The elder Clarence picked him up in Blacksburg, Va., right after the suspension was handed down, and Antonio says the drive home "was the longest five hours of my life. I tried to get some sleep, but my dad wouldn't even let me. He kept telling me how stupid it was." When Antonio got home, Rotha told him to clean out the basement, look for a job and forget about having any friends over.
Clarence III came to the rescue by flying Antonio out to San Diego, where Clarence was assigned to oversee recruits who had quit basic training. The two spent the first couple of days living it up. Then Clarence brought Antonio to work and, he says, "showed him how we treat the quitters. They were calling mommy and expecting to leave right away, but we made them hang around for a week or two, sweeping floors or taking out the trash while a few yards away the guys they quit on were preparing for graduation. Antonio took it to heart. He says I saved him, but he saved himself."
After a standout career at Virginia Tech, Freeman became a pleasant surprise for the Packers, who took him in the third round of the '95 draft and fancied him chiefly as a return specialist. Labeled by some as slow and unwilling to make tough catches over the middle, Freeman proved to be quick, fearless and smart. "Free picked up our offense faster than anybody I've ever seen," says Green Bay offensive coordinator Sherm Lewis. "He has a sense of where to be. When all hell breaks loose, he does the right thing."
Freeman had always been confident, but his pairing at wideout with the flamboyant Andre Rison late in the '96 season increased his swagger. Rison, a former All-Pro, was signed in November of that year to replace flanker Robert Brooks, who had suffered a knee injury. Freeman, who was out with a broken left forearm at the time, spent many nights partying with Rison and soaking up his emphatic preachings: "I'm telling you, Free, we're the best. Can't nobody stop us."
"That was the best thing that ever happened to me," Freeman says. "He wouldn't tolerate any form of weakness. He taught me to carry myself like I'm the best." Rison may have been too convincing for his own good. Freeman returned with a cast on his arm on Dec. 1 and emerged as Favre's go-to guy. Green Bay won its first NFL tide in 29 years—Freeman caught a Super Bowl-record 81-yard touchdown pass—and Rison was waived after the season.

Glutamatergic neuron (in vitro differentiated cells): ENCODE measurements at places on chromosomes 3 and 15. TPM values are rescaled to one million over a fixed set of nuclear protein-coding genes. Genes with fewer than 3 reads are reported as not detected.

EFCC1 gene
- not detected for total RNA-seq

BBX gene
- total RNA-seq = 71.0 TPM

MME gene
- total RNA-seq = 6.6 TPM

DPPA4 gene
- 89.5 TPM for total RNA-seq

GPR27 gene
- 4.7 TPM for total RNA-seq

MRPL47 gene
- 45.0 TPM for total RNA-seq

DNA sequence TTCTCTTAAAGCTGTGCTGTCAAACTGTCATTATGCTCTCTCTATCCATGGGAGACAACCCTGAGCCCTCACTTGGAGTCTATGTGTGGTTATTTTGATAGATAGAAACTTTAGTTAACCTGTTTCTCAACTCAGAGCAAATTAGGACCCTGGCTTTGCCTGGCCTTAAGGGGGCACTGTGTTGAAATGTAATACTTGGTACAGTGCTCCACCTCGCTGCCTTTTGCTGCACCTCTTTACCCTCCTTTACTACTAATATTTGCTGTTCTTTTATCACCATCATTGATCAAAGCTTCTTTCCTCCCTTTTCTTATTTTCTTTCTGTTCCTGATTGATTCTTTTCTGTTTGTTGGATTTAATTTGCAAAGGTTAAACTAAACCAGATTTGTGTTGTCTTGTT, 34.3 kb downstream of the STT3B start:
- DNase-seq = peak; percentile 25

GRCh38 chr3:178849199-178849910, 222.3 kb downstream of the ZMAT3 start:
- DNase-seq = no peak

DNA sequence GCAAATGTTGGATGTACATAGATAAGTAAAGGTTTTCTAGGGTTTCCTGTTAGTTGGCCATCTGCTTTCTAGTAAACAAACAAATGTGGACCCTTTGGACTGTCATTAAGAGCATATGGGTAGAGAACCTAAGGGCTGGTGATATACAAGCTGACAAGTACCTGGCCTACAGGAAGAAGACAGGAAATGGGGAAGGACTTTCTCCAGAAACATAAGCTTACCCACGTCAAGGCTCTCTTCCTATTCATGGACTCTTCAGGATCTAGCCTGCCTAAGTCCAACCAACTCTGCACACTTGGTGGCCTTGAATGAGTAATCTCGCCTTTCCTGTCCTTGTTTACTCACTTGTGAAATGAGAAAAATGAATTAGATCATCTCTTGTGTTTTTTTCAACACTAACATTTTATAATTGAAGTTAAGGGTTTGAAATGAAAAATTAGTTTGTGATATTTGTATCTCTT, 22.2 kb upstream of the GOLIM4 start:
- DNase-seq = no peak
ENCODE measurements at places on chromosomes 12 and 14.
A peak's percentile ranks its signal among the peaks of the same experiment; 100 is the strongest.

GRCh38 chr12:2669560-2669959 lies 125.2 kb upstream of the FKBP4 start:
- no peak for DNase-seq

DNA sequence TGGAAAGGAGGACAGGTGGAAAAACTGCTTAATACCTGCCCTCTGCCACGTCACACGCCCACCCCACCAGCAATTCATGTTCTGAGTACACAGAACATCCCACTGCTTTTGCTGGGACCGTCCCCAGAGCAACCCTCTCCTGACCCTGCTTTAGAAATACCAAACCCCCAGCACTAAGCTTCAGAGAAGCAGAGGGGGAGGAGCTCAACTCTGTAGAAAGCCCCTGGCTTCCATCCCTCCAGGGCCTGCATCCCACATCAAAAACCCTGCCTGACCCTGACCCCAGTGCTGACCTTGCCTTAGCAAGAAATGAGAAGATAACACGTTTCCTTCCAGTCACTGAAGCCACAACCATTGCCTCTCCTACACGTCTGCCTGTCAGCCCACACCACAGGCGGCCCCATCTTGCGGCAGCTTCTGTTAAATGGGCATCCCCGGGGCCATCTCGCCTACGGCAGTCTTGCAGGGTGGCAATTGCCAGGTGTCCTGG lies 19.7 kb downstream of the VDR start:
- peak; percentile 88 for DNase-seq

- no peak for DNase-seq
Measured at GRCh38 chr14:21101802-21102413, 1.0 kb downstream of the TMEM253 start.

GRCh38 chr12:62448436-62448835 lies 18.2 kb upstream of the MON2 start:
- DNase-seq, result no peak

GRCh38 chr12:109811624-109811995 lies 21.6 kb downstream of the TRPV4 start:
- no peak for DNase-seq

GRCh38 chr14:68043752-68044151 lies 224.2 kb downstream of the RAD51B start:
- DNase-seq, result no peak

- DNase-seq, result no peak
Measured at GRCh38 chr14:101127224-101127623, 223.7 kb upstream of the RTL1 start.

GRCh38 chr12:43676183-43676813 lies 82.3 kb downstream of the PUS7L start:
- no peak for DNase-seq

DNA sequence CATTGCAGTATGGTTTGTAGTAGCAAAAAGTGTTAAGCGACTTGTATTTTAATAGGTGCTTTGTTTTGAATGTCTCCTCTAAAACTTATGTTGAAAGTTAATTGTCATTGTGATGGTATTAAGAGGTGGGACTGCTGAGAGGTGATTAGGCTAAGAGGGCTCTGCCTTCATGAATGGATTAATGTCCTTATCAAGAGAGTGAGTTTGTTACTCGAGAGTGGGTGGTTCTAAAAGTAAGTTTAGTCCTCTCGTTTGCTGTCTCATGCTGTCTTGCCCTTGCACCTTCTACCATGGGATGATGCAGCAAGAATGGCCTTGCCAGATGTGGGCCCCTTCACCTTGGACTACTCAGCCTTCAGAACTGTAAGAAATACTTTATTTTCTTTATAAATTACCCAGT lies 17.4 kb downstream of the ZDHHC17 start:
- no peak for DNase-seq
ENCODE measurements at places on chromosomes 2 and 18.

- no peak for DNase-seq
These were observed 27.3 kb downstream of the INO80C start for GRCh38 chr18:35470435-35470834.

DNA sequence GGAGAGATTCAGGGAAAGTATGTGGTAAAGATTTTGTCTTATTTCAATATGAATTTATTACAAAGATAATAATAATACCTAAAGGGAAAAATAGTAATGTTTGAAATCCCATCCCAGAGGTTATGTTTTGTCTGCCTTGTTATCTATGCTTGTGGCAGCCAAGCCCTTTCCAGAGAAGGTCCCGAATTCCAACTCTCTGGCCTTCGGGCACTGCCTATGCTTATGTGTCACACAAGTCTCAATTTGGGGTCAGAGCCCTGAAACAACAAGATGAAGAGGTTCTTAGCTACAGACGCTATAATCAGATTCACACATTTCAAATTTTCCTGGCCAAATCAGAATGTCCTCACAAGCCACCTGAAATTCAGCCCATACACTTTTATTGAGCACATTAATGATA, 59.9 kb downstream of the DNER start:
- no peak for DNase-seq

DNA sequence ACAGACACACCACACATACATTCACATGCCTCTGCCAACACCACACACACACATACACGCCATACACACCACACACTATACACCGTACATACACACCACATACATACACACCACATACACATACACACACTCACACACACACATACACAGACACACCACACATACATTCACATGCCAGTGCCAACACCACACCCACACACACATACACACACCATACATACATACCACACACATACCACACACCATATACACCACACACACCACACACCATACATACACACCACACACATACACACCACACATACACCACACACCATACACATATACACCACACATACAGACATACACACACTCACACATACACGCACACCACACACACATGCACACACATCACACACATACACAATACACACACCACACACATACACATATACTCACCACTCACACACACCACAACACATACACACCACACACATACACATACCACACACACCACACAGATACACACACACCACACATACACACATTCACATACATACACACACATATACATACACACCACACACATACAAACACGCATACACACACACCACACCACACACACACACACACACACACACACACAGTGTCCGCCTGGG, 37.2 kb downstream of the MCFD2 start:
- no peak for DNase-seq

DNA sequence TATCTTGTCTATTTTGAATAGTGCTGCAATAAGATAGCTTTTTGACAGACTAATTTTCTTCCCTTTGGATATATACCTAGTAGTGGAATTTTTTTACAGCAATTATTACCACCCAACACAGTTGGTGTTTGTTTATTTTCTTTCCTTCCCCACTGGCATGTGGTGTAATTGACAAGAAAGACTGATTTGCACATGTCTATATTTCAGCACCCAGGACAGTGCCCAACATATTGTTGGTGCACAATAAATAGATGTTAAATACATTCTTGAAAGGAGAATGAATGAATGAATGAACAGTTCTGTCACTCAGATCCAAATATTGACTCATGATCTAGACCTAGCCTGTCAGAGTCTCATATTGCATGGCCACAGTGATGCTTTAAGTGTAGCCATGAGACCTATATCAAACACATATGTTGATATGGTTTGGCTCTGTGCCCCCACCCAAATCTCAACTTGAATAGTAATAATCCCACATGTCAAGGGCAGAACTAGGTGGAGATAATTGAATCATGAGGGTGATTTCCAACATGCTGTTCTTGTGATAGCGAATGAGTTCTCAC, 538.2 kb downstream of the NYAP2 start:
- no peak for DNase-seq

Even after Brooks returned to action in 1997, the Pack's passing game was the Freeman show. Coach Mike Holmgren's West Coast attack had always revolved around the flanker, but now the focus shifted to the split end. Freeman led the '97 Packers with 81 catches for 1,243 yards and 12 touchdowns, not including a pair of scoring receptions in Green Bay's Super Bowl loss to the Denver Broncos. His bond with Favre also grew, in part through his aptitude for improvisation, an invaluable skill given Favre's unique ability to keep plays alive. "He thinks on my level," Favre says. "We have the same approach to football: We prepare as hard as we can all week; then we go out on game day and just kind of let it go. When I take off, it's like he knows where I want to go with the ball."
Last season Freeman got even better. "He does everything well," Broncos coach Mike Shanahan says. "You always have to keep an eye on him because he's so good running with the ball after the catch." Freeman's value was evident after he fractured his jaw during a Nov. 29 victory over the Philadelphia Eagles. In the only game Freeman missed, Packers wideouts combined for just 99 receiving yards in a 24-22 loss to the Tampa Bay Buccaneers. Freeman, his jaw wired shut, returned to catch 15 passes for 289 yards in the next two games. He had a pair of touchdown receptions in Green Bay's last-second playoff loss to the San Francisco 49ers.
It's obvious the Pack needs him back, but Freeman is frustrated. Because he's the franchise player, Green Bay is obligated to offer him a 1999 salary of at least $3,531 million—the average of the league's five highest-paid receivers in '98—though Freeman vows to hold out for a long-term deal to his liking. (He hasn't attracted much interest around the NFL, because the price of signing another team's franchise player is steep: two first-round draft choices.) Ron Wolf, the Packers' general manager, concedes that "there's pressure on our side to get this done, so we don't have a repeat of last year," when protracted contract talks led to a lost exhibition season for running back Dorsey Levens, who then suffered a leg injury in Green Bay's second game and didn't return until Nov. 29. As of Sunday the Pack's best offer was a five-year deal worth about $4.2 million per season.
Until the big payday arrives, Freeman will kick back and do what he always does when he's in his hometown: hang with his homeys, blast hip-hop, go to clubs, play and watch hoops. His friends have jobs, but Freeman gladly serves as their sugar daddy, giving them virtually unlimited access to his house (Harrison and Winfield live there, and Faulcon is a frequent guest), his wardrobe and his wallet. "I'm constantly getting this vibe from people that I should abandon my past," says Freeman. "But these are the brothers who were with me before the fame, the ones who drove five hours to see me play every weekend in college. They keep me grounded."
Freeman and his crew are barreling headlong into their past. Winfield steers Freeman's Lincoln Navigator east on Highway 40 toward the old neighborhood. Freeman is in the backseat making goo-goo eyes at the love of his life, two-year-old daughter Gabrielle. (Though no longer romantically involved, Antonio and Gabrielle's mother have remained friendly.) Antonio is now taking his daughter to see her grandmother. The Navigator passes through the projects and pulls up to the brick house on Aiken Street in which Antonio grew up—and where Rotha, to Antonio's chagrin, still insists on living.